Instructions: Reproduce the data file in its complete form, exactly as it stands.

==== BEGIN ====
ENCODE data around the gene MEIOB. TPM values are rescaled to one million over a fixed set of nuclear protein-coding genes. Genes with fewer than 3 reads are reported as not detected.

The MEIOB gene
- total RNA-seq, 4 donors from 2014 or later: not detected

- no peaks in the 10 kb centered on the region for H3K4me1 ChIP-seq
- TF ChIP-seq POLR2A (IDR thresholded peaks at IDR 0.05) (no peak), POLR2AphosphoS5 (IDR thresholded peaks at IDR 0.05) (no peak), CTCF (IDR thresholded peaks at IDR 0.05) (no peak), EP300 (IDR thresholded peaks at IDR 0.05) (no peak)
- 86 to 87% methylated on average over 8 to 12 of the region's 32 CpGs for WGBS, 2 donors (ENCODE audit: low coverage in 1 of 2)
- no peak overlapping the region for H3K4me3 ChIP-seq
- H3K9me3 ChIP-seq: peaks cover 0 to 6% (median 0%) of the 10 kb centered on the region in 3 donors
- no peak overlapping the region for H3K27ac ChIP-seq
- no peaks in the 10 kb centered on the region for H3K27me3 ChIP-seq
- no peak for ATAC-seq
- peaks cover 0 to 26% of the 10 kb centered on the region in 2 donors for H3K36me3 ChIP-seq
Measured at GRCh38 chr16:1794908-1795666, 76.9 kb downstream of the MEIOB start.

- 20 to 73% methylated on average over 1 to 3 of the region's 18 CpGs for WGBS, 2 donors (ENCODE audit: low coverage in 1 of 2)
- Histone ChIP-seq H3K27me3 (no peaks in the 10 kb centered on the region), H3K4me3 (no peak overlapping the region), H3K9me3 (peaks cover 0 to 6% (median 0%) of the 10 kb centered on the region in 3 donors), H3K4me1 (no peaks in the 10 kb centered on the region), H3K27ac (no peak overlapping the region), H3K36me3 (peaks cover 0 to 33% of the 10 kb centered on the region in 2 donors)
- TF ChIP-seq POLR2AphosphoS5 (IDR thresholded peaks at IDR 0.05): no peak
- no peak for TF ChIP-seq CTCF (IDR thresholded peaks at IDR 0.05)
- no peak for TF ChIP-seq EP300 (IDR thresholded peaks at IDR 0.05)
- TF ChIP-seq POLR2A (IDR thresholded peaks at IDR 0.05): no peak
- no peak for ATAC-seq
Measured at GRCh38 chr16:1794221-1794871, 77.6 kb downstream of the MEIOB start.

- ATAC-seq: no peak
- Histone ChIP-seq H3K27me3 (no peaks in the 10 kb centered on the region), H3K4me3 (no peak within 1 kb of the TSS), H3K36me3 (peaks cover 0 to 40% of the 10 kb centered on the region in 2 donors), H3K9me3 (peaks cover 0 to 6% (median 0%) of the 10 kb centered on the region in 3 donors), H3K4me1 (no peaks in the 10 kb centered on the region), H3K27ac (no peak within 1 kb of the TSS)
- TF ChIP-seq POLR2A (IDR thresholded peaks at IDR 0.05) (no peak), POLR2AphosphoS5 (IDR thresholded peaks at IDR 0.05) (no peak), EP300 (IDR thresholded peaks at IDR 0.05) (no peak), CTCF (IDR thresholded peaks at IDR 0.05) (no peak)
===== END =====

ENCODE data around the gene MEIOB. TPM values are rescaled to one million over a fixed set of nuclear protein-coding genes. Genes with fewer than 3 reads are reported as not detected.

The MEIOB gene
- total RNA-seq, 4 donors from 2014 or later: not detected

- no peaks in the 10 kb centered on the region for H3K4me1 ChIP-seq
- TF ChIP-seq POLR2A (IDR thresholded peaks at IDR 0.05) (no peak), POLR2AphosphoS5 (IDR thresholded peaks at IDR 0.05) (no peak), CTCF (IDR thresholded peaks at IDR 0.05) (no peak), EP300 (IDR thresholded peaks at IDR 0.05) (no peak)
- 86 to 87% methylated on average over 8 to 12 of the region's 32 CpGs for WGBS, 2 donors (ENCODE audit: low coverage in 1 of 2)
- no peak overlapping the region for H3K4me3 ChIP-seq
- H3K9me3 ChIP-seq: peaks cover 0 to 6% (median 0%) of the 10 kb centered on the region in 3 donors
- no peak overlapping the region for H3K27ac ChIP-seq
- no peaks in the 10 kb centered on the region for H3K27me3 ChIP-seq
- no peak for ATAC-seq
- peaks cover 0 to 26% of the 10 kb centered on the region in 2 donors for H3K36me3 ChIP-seq
Measured at GRCh38 chr16:1794908-1795666, 76.9 kb downstream of the MEIOB start.

- 20 to 73% methylated on average over 1 to 3 of the region's 18 CpGs for WGBS, 2 donors (ENCODE audit: low coverage in 1 of 2)
- Histone ChIP-seq H3K27me3 (no peaks in the 10 kb centered on the region), H3K4me3 (no peak overlapping the region), H3K9me3 (peaks cover 0 to 6% (median 0%) of the 10 kb centered on the region in 3 donors), H3K4me1 (no peaks in the 10 kb centered on the region), H3K27ac (no peak overlapping the region), H3K36me3 (peaks cover 0 to 33% of the 10 kb centered on the region in 2 donors)
- TF ChIP-seq POLR2AphosphoS5 (IDR thresholded peaks at IDR 0.05): no peak
- no peak for TF ChIP-seq CTCF (IDR thresholded peaks at IDR 0.05)
- no peak for TF ChIP-seq EP300 (IDR thresholded peaks at IDR 0.05)
- TF ChIP-seq POLR2A (IDR thresholded peaks at IDR 0.05): no peak
- no peak for ATAC-seq
Measured at GRCh38 chr16:1794221-1794871, 77.6 kb downstream of the MEIOB start.

- ATAC-seq: no peak
- Histone ChIP-seq H3K27me3 (no peaks in the 10 kb centered on the region), H3K4me3 (no peak within 1 kb of the TSS), H3K36me3 (peaks cover 0 to 40% of the 10 kb centered on the region in 2 donors), H3K9me3 (peaks cover 0 to 6% (median 0%) of the 10 kb centered on the region in 3 donors), H3K4me1 (no peaks in the 10 kb centered on the region), H3K27ac (no peak within 1 kb of the TSS)
- TF ChIP-seq POLR2A (IDR thresholded peaks at IDR 0.05) (no peak), POLR2AphosphoS5 (IDR thresholded peaks at IDR 0.05) (no peak), EP300 (IDR thresholded peaks at IDR 0.05) (no peak), CTCF (IDR thresholded peaks at IDR 0.05) (no peak)